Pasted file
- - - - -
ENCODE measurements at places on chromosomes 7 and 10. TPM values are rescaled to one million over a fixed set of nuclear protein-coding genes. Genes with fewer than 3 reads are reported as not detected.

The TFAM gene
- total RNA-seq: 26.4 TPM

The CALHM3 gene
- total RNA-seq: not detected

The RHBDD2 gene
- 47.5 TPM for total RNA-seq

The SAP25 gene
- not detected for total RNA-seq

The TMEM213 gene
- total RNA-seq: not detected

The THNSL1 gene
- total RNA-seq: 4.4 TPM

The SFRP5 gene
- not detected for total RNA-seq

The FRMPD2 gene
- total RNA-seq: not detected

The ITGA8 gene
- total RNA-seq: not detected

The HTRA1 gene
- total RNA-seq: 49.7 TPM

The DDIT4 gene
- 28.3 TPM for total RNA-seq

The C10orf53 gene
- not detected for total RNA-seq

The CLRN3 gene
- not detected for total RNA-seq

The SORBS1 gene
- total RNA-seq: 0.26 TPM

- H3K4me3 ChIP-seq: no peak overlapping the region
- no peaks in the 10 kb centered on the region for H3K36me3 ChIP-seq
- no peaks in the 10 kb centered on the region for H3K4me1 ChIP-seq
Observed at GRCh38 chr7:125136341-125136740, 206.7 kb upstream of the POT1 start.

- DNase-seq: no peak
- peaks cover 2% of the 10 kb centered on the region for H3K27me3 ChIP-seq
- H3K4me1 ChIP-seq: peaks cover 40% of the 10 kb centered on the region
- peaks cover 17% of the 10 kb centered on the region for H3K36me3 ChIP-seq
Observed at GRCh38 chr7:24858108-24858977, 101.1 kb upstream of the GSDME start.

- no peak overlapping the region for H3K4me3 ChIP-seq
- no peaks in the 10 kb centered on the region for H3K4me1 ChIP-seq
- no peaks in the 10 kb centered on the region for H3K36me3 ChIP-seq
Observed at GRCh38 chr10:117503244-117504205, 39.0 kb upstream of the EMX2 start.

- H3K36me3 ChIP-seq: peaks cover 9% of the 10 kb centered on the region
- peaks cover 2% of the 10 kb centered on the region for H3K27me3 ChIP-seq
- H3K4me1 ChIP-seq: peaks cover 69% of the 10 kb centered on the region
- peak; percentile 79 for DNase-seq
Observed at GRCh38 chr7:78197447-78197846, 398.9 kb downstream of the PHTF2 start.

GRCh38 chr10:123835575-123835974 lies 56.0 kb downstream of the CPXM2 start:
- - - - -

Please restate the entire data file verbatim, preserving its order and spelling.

ENCODE measurements at places on chromosomes 7 and 10. TPM values are rescaled to one million over a fixed set of nuclear protein-coding genes. Genes with fewer than 3 reads are reported as not detected.

The TFAM gene
- total RNA-seq: 26.4 TPM

The CALHM3 gene
- total RNA-seq: not detected

The RHBDD2 gene
- 47.5 TPM for total RNA-seq

The SAP25 gene
- not detected for total RNA-seq

The TMEM213 gene
- total RNA-seq: not detected

The THNSL1 gene
- total RNA-seq: 4.4 TPM

The SFRP5 gene
- not detected for total RNA-seq

The FRMPD2 gene
- total RNA-seq: not detected

The ITGA8 gene
- total RNA-seq: not detected

The HTRA1 gene
- total RNA-seq: 49.7 TPM

The DDIT4 gene
- 28.3 TPM for total RNA-seq

The C10orf53 gene
- not detected for total RNA-seq

The CLRN3 gene
- not detected for total RNA-seq

The SORBS1 gene
- total RNA-seq: 0.26 TPM

- H3K4me3 ChIP-seq: no peak overlapping the region
- no peaks in the 10 kb centered on the region for H3K36me3 ChIP-seq
- no peaks in the 10 kb centered on the region for H3K4me1 ChIP-seq
Observed at GRCh38 chr7:125136341-125136740, 206.7 kb upstream of the POT1 start.

- DNase-seq: no peak
- peaks cover 2% of the 10 kb centered on the region for H3K27me3 ChIP-seq
- H3K4me1 ChIP-seq: peaks cover 40% of the 10 kb centered on the region
- peaks cover 17% of the 10 kb centered on the region for H3K36me3 ChIP-seq
Observed at GRCh38 chr7:24858108-24858977, 101.1 kb upstream of the GSDME start.

- no peak overlapping the region for H3K4me3 ChIP-seq
- no peaks in the 10 kb centered on the region for H3K4me1 ChIP-seq
- no peaks in the 10 kb centered on the region for H3K36me3 ChIP-seq
Observed at GRCh38 chr10:117503244-117504205, 39.0 kb upstream of the EMX2 start.

- H3K36me3 ChIP-seq: peaks cover 9% of the 10 kb centered on the region
- peaks cover 2% of the 10 kb centered on the region for H3K27me3 ChIP-seq
- H3K4me1 ChIP-seq: peaks cover 69% of the 10 kb centered on the region
- peak; percentile 79 for DNase-seq
Observed at GRCh38 chr7:78197447-78197846, 398.9 kb downstream of the PHTF2 start.

GRCh38 chr10:123835575-123835974 lies 56.0 kb downstream of the CPXM2 start: